Jon Brown interview for Channel 4's Loaded
Explain a little bit about the series – what’s the premise?
It’s basically what happens to four male friends when they sell a company and become overnight millionaires, and they go through the wringer. My feeling was that British audiences wouldn’t want to watch a show about young, attractive people enjoying being really rich, and enjoying the fruits of their work. So my starting point was “How much pain can I put these people through? How difficult can I make their lives? And what kind of interesting ways can we find to punish them, to make their lives tricky and complicated?”
It’s an adaptation of an existing show, but it’s fair to say that this is rather different, isn’t it?
Yeah. Originally this was an Israeli show, and it had a sort of aspirational feel to it. It was about a group of four young men who sold their start-up and came into a load of money. Watching it, I felt that British audiences would struggle to get on board with a show that felt similar to Entourage – high end and glossy and aspirational, celebrating their wealth in a way that I don’t think we would stomach over here. If you look at American soap operas, they tend to be things like Falcon Crest and Dynasty, with families that are wealthy and upper class, whereas our soaps are more like Coronation Street or EastEnders. We like to see people whose lives are difficult and miserable and real. So that was my starting point. How do we make a show where the audience can sympathise with young people who have loads of money and loads of opportunity? That was my guiding principle throughout. Whatever happens to them needs to be tainted in some way.
Give us an example of what you mean.
So Leon buys a yacht, but then he finds out that the guy who owned it before him shot himself and his wife on board the boat, so it’s tainted. What seemed lovely and incredible, and in Entourage would be the venue for an amazing party where they’d all have a great time, in our version it doesn’t work like that. That’s my experience of most things anyway: Things are never as good as you kind of expect them to be. There’s always a wrinkle, and if you’re a certain personality type, you’ll always focus on that. I heard a story about this guy who had a huge house, and bought a massive glass staircase to go in the middle of it. He had to have it bespoke, and it cost a fortune, and after a couple of months he noticed a tiny scratch on it, and all he could see whenever he looked at the staircase was this scratch. But to replace the scratch was so expensive, he’d basically have to replace the whole staircase. So did he spend millions replacing the staircase because of a 2cm scratch? That says something to me about how a lot of people just have an inability to ever really feel happy with anything.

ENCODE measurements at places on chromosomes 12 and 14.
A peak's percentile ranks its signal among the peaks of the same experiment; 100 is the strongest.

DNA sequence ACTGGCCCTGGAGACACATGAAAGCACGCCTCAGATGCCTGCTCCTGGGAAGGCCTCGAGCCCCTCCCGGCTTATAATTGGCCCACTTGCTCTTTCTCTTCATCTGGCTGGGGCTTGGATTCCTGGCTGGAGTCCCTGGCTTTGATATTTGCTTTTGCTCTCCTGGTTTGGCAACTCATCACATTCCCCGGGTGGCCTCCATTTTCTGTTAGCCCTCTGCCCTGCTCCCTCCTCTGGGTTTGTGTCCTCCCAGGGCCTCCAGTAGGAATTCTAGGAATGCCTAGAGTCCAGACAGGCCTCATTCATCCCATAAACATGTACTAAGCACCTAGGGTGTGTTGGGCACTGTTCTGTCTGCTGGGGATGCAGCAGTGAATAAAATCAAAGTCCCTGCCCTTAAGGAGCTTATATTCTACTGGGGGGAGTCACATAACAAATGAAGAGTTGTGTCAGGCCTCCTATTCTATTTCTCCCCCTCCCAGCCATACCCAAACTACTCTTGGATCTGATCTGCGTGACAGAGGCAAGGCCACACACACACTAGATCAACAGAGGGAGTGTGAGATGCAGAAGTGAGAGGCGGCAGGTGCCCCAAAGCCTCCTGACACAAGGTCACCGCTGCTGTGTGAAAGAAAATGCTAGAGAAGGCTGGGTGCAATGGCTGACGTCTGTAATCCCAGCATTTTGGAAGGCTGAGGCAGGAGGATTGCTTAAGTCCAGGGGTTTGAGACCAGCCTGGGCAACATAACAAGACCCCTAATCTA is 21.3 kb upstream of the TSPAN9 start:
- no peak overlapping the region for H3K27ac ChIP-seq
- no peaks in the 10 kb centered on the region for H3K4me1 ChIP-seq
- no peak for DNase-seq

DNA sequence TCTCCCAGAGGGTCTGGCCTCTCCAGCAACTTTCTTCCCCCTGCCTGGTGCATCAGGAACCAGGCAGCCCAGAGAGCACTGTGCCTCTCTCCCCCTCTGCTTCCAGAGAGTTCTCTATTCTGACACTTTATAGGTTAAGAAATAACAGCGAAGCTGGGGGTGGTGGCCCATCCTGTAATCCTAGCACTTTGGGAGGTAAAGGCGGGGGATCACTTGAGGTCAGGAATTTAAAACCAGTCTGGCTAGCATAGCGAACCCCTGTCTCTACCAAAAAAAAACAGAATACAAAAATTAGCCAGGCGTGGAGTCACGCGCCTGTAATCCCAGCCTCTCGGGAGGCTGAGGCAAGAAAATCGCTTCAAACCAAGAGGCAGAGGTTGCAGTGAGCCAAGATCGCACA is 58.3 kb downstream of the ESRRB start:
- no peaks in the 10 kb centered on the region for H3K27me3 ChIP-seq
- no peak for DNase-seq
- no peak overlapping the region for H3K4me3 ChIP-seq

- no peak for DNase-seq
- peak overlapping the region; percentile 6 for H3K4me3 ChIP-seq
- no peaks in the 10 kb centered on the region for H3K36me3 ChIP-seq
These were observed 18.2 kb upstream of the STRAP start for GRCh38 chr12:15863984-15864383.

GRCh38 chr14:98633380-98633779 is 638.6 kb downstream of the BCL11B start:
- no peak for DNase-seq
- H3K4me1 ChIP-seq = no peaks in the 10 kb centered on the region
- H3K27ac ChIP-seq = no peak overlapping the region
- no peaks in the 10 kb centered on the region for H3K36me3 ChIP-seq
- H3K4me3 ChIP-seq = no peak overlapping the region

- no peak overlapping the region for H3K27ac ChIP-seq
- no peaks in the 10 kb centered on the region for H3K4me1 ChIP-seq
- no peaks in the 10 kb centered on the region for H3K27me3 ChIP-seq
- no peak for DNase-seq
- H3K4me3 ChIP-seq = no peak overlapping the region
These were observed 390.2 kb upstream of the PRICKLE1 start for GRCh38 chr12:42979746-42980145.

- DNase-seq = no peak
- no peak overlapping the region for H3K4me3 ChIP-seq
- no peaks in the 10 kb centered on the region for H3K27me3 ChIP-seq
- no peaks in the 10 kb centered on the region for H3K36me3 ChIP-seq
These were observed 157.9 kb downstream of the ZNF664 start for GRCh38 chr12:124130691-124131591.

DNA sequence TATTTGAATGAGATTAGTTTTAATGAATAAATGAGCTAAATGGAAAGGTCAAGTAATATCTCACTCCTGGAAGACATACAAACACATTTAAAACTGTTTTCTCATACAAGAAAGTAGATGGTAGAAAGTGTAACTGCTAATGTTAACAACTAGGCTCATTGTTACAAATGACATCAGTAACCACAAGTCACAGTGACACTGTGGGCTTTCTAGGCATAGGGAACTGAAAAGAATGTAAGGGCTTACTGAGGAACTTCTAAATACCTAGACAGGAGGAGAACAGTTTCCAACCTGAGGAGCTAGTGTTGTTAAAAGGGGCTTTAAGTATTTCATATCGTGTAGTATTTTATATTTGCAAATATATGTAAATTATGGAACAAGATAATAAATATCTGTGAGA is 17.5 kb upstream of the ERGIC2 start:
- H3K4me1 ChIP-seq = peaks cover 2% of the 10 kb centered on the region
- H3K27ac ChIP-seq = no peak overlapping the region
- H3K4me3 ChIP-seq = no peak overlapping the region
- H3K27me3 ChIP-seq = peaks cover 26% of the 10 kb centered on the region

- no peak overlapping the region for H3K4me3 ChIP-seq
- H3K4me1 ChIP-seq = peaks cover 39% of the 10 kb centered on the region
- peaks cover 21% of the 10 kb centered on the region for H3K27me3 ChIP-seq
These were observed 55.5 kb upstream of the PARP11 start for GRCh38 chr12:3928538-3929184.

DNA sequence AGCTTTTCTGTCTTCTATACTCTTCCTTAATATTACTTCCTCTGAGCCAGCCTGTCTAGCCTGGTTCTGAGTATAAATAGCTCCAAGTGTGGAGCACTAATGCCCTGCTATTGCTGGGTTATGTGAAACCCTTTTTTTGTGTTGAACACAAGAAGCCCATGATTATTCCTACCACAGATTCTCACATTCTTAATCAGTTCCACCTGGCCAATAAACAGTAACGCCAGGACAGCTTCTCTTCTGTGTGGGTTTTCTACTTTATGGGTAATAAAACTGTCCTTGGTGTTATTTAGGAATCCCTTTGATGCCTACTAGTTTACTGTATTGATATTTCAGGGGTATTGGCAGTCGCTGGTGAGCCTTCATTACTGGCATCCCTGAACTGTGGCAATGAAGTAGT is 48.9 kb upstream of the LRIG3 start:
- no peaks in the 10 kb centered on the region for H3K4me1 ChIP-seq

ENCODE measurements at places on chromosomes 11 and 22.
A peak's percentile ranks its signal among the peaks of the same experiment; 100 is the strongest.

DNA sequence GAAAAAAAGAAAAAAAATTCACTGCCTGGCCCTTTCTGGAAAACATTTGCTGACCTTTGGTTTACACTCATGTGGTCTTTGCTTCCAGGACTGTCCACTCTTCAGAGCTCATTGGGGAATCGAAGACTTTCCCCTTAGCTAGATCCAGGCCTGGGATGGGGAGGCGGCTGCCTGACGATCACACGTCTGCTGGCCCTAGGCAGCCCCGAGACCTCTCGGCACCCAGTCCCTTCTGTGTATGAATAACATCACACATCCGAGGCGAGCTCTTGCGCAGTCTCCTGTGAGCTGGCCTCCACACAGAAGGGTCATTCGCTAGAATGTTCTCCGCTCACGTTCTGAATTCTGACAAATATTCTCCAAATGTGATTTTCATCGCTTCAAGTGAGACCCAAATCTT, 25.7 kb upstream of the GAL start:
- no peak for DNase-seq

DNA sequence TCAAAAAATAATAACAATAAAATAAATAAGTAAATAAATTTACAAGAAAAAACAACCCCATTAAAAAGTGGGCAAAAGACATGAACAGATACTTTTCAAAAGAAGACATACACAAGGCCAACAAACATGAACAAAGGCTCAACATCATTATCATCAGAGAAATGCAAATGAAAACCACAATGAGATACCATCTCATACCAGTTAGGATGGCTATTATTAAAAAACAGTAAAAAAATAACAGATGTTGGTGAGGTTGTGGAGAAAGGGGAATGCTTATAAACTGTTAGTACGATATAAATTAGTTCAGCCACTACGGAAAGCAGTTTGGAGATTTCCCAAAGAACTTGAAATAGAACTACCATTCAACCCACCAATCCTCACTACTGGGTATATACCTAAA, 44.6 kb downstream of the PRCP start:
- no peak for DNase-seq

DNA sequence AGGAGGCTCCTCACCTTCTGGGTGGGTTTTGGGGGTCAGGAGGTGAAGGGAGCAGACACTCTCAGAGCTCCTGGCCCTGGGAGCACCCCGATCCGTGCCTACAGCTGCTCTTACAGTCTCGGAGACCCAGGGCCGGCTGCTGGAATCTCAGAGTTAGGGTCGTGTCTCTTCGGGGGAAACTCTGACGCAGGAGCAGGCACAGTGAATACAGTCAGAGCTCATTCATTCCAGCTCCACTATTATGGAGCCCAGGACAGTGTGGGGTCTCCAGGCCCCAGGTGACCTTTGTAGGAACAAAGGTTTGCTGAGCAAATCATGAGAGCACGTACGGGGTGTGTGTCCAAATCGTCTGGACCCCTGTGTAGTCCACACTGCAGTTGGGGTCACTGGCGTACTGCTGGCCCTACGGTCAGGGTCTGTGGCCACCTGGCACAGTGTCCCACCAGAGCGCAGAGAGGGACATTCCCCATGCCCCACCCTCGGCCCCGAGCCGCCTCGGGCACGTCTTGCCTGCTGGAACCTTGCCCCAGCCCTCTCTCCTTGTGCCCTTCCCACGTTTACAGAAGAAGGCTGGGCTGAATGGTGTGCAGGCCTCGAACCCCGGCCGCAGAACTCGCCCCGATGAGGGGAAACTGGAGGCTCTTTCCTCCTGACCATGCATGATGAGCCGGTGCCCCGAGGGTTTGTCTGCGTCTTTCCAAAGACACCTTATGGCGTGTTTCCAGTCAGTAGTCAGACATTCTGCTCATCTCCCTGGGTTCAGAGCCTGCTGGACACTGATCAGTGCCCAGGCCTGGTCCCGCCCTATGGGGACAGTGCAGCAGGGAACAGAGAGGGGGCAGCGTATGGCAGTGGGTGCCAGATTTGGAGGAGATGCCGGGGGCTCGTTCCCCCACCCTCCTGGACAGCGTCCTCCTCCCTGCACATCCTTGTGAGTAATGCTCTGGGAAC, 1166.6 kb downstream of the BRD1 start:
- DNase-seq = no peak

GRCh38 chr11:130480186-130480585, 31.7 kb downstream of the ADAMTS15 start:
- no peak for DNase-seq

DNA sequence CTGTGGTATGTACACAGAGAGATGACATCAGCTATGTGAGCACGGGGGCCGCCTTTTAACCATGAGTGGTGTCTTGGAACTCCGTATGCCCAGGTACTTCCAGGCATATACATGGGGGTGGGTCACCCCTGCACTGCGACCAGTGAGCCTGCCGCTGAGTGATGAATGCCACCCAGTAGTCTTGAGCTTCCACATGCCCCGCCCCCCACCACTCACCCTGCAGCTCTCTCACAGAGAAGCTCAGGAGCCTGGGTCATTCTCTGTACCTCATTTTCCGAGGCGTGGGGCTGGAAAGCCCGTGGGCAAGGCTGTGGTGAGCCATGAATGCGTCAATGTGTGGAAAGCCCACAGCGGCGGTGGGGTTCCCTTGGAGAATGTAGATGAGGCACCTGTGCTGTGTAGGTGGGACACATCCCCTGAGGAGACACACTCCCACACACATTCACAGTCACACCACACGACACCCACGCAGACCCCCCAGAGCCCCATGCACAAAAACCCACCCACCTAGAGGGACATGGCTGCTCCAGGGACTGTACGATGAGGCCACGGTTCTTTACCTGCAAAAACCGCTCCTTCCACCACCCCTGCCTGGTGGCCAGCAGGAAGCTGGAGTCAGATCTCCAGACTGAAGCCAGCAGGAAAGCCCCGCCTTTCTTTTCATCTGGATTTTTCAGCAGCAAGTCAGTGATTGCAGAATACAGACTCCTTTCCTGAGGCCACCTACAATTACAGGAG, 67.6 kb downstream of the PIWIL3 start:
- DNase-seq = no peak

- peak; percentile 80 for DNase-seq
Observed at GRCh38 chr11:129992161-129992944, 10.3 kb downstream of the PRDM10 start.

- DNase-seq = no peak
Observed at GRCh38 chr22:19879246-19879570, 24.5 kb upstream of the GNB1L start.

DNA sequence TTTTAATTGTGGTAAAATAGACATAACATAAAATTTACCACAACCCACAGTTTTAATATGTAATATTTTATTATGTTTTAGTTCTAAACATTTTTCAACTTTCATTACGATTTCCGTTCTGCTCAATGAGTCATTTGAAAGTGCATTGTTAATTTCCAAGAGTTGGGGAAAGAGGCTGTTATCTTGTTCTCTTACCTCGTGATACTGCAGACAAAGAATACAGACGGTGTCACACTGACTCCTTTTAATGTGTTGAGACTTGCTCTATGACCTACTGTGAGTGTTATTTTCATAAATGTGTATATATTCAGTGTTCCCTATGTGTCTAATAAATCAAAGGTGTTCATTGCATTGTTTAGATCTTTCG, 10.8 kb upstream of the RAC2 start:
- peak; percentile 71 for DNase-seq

Had you done an adaptation like this before? Is it harder than coming up with an idea off your own bat?
This is the first adaptation I’ve done, and I think I did find it tricky. I watched all of the Israeli shows – they did two series – and I watched them quite a few times initially. Then I stopped, and I haven’t gone back and watched them for a really long time, because after a while you feel that you need to understand what your version is, and leave the original behind. I also deliberately didn’t engage with the creators of the original version. They obviously did a really good job, and we wouldn’t be here without them, but I felt like I needed some distance. I didn’t really want to have a dialogue with them about the direction I was taking this in, because I didn’t want to be influenced too much.
Did you do much in the way of research?